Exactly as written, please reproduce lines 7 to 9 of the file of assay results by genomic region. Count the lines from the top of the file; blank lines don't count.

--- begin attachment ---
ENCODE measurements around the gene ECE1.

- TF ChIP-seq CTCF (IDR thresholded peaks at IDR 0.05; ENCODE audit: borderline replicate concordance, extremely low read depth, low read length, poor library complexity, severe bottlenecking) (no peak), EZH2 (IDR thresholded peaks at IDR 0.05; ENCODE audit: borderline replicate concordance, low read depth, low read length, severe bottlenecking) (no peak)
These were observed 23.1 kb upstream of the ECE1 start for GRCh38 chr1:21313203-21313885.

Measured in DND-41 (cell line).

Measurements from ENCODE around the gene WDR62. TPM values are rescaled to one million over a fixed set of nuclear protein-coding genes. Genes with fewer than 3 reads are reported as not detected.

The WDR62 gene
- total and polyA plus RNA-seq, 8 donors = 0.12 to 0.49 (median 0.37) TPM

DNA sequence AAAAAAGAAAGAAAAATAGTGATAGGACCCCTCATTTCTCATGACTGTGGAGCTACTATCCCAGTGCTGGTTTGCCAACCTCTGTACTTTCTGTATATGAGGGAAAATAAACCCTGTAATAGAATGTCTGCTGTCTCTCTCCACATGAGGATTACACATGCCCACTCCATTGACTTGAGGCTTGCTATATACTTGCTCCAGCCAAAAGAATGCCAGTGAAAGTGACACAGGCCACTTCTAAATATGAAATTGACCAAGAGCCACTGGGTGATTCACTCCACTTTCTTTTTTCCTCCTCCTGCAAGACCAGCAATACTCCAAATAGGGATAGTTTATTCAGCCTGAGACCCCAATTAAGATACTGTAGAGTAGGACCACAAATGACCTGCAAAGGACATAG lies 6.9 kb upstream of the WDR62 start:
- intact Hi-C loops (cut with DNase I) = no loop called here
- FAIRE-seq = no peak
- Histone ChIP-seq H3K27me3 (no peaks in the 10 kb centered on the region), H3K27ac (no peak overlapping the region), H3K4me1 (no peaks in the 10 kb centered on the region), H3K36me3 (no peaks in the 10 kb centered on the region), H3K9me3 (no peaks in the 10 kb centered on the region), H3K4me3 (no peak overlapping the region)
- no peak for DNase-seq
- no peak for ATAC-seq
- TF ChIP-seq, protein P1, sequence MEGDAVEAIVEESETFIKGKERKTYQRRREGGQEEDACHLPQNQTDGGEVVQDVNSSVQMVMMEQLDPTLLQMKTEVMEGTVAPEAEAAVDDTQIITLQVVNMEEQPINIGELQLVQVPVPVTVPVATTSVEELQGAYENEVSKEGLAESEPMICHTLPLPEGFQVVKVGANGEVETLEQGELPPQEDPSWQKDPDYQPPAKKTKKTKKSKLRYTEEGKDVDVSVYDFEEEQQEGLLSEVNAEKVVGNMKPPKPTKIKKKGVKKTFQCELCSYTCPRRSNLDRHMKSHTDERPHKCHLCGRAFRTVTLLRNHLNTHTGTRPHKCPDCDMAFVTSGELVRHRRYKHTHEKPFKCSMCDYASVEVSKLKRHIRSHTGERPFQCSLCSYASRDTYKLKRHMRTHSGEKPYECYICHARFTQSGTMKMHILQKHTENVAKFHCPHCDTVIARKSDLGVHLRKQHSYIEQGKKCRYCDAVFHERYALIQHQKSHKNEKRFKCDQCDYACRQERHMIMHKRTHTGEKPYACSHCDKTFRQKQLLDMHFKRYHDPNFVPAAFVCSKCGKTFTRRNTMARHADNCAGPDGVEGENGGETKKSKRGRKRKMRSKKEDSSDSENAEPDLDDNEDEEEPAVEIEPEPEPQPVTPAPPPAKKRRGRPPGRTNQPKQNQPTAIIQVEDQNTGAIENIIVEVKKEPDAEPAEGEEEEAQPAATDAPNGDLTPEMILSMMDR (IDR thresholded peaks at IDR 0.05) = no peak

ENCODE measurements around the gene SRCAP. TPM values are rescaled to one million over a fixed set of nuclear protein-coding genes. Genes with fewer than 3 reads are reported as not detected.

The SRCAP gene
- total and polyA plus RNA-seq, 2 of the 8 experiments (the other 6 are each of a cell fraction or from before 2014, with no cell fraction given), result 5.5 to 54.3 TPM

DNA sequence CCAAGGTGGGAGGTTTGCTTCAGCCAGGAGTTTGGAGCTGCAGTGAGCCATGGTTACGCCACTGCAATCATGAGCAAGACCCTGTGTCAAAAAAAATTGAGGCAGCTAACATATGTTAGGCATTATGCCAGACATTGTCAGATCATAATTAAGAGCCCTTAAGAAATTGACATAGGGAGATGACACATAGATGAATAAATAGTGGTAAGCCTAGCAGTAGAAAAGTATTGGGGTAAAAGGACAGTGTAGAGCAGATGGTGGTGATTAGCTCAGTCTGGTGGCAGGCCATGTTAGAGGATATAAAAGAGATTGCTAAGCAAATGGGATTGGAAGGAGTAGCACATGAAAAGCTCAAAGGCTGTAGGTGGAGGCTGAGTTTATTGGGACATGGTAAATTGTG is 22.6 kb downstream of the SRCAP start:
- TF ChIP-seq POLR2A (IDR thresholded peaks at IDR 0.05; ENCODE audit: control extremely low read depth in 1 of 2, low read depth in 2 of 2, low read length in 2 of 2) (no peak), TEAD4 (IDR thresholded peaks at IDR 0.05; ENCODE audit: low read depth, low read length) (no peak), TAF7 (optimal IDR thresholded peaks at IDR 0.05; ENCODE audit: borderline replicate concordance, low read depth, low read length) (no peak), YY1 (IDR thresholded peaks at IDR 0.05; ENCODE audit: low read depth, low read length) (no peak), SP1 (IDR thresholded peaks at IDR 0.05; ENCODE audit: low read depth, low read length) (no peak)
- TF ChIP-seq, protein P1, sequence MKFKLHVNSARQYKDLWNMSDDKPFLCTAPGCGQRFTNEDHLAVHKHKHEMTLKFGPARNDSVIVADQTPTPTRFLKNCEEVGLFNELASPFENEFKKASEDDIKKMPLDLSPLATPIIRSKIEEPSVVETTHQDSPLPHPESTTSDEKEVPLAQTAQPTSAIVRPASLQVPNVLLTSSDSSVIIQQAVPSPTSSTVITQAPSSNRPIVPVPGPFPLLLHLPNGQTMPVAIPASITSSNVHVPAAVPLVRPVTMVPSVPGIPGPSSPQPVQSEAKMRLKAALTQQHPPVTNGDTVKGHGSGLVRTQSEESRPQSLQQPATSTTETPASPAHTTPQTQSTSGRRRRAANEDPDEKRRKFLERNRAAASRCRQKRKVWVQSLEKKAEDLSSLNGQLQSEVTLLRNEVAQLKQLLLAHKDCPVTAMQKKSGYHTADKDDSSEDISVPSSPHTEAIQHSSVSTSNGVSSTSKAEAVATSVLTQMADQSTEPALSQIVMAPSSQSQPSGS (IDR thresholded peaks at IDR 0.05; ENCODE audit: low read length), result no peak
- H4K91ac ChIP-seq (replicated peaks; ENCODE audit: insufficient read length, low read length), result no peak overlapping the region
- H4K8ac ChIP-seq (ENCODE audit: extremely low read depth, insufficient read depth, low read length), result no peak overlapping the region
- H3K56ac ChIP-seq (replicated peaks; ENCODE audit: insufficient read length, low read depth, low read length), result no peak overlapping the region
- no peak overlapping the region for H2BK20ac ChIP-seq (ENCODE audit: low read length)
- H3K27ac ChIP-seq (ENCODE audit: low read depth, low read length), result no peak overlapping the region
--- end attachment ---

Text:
- total and polyA plus RNA-seq, 8 donors = 0.12 to 0.49 (median 0.37) TPM

DNA sequence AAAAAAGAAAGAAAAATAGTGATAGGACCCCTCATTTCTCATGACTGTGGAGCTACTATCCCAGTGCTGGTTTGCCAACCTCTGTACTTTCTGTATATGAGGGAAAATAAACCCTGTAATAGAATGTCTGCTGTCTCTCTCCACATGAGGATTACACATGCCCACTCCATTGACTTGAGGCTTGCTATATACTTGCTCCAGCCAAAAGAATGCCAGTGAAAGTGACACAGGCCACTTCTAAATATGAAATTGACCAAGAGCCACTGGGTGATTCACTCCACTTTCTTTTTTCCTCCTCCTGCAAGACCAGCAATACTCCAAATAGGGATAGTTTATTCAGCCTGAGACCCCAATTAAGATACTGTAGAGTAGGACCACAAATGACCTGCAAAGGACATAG lies 6.9 kb upstream of the WDR62 start:
- intact Hi-C loops (cut with DNase I) = no loop called here